Amaranth is a traditional food that has been an important part of indigenous peoples’ diets throughout America, Africa, and Asia for over 9000 years. This gluten-free ancient grain is classified as a pseudocereal like quinoa and buckwheat. Pseudocereals are seeds from non-grass crops (wheat is considered a grass) and have characteristics like both grains and legumes.
In Mexico, amaranth has been used as flour in tortillas, popped whole for use in traditional sweets called Alegrias, and as a leafy green. Nutritionally, amaranth is a good source of fiber and protein. It is especially rich in the essential amino acid lysine, and sulphur-containing amino acids which can support detoxification. You can read more about nutrients involved in detoxification in our January blog post.
Amaranth seed can also be pressed for its oil that is exceptionally high in polyunsaturated fatty acids. It is best to consume polyunsaturated fat from whole foods like amaranth, rather than processed foods. The overabundance of these fats in processed foods, snacks, and desserts is a major problem in our modern diets. Polyunsaturated fats are mostly from the Omega 6 class of fats which are responsible for creating an inflammatory response when needed. Unfortunately, a diet without a balance of Omega 6 to Omega 3 fats of about 4:1, can be more inflammatory.
Amaranth oil may also be beneficial in sports. Athletes who received supplements of amaranth oil experienced increased heart rate variability and improved utilization of oxidation waste products. Both are processes thought to improve physical performance by supporting nitric oxide production.
The fiber in amaranth may also improve and maintain populations of healthy gut bacteria. The high content of insoluble and soluble fibers can act as both a prebiotic and a probiotic. Specifically, amaranth has been found to increase Bifidobacterium and Lactobacillus species.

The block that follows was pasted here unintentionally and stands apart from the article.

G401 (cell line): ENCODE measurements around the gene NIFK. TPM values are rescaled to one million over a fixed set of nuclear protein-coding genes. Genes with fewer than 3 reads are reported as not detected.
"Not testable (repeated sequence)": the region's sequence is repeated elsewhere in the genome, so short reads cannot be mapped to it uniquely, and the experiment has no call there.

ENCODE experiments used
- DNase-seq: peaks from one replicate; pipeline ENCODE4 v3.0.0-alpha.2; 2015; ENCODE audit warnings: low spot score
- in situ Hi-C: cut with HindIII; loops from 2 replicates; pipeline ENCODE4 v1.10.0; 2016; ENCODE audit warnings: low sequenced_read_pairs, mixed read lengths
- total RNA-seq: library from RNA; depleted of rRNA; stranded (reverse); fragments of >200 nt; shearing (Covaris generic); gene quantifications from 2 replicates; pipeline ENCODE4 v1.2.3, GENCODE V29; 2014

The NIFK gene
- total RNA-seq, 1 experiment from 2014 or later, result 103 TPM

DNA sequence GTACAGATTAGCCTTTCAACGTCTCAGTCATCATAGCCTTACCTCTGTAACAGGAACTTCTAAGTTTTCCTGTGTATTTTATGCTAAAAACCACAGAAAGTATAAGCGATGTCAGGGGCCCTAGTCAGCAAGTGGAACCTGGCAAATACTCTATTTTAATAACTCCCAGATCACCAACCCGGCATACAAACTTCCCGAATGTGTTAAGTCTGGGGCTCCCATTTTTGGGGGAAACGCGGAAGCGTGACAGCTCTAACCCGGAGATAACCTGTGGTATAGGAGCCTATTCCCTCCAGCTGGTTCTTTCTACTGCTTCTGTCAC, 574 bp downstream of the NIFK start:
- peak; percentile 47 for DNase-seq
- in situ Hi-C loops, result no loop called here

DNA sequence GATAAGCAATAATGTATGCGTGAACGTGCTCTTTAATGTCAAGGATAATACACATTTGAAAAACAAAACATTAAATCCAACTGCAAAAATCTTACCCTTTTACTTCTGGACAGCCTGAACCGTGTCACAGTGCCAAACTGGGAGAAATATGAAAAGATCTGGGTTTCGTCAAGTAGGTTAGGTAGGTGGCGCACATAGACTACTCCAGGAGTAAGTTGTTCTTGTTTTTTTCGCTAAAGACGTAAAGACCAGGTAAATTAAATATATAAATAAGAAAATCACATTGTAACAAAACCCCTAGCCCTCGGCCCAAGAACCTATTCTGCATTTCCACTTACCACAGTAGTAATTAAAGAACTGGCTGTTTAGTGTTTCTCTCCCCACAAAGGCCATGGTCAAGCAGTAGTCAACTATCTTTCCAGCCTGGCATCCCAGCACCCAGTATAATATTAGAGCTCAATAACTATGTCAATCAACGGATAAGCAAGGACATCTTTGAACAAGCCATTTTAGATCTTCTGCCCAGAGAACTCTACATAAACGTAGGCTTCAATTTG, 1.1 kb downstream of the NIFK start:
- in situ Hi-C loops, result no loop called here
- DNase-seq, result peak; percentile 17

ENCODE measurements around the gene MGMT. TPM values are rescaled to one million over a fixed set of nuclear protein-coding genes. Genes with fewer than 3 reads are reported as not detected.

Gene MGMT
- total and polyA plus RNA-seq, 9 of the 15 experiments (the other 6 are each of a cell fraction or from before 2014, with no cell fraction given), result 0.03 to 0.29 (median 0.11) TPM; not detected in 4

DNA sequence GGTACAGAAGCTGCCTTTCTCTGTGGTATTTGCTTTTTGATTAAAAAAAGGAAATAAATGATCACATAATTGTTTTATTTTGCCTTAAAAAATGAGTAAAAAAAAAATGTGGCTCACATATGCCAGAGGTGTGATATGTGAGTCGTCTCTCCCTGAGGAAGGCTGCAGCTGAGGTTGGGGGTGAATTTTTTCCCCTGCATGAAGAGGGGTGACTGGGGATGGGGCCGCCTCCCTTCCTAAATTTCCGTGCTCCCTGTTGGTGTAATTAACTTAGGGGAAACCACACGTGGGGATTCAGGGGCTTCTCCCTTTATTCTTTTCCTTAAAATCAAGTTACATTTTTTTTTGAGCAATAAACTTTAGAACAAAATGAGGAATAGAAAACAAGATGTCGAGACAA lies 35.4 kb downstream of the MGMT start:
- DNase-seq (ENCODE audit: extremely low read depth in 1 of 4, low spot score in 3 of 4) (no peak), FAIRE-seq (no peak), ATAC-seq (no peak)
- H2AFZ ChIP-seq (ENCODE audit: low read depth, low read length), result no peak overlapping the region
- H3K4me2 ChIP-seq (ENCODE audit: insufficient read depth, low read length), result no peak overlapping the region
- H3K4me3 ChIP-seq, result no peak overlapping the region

In animal studies, amaranth seed has also shown promise by lowering total cholesterol, LDL and VLDL cholesterol, as well as triglycerides. Additional research on humans suggests the high content of squalene is largely responsible for cardiovascular benefits, including a reduction in blood pressure.
This beautiful grain comes in an array of colors from gold, to deep red and purple. The high content of polyphenols and flavonoids, create these colors and are well known for their antioxidant and anti-inflammatory properties. If you’ve ever grown amaranth sprouts, you are familiar with their deep red hue from betacyanin, the same antioxidant found in beets.
One way to get familiar with amaranth is to add it to your garden or sprout the seeds. The tiny beige seeds become beautiful crimson sprouts with a nutty taste. You can add them to salads and sandwiches just as you would alfalfa or other sprouts. They also make a beautiful garnish for soup or smoothies. This delicious muffin recipe by Chef Reyna Venegas is another way to enjoy this gluten-free ancient grain. Give it a try! Eating amaranth can be a great way to improve a variety of nutrients in your diet.
Registered Dietician Linda Illingworth is the founder of Nutrition Muse and current Director of Nutrition at Lifewellness Institute in Point Loma, CA. She is responsible for patient clinical care and corporate wellness education for local and international corporations. Using the premise that ‘every molecule in your body is sourced from food’, she focuses on food as the foundation for health. She supports her clients through lifestyle changes to make the most impact on health. As a certified specialist in Sports Nutrition, Linda also has specialized training in food sensitivities, supplementation, wellness, thyroid, and cardiovascular nutrition.
Watch Linda’s interview with Barry on Voices of The Ranch.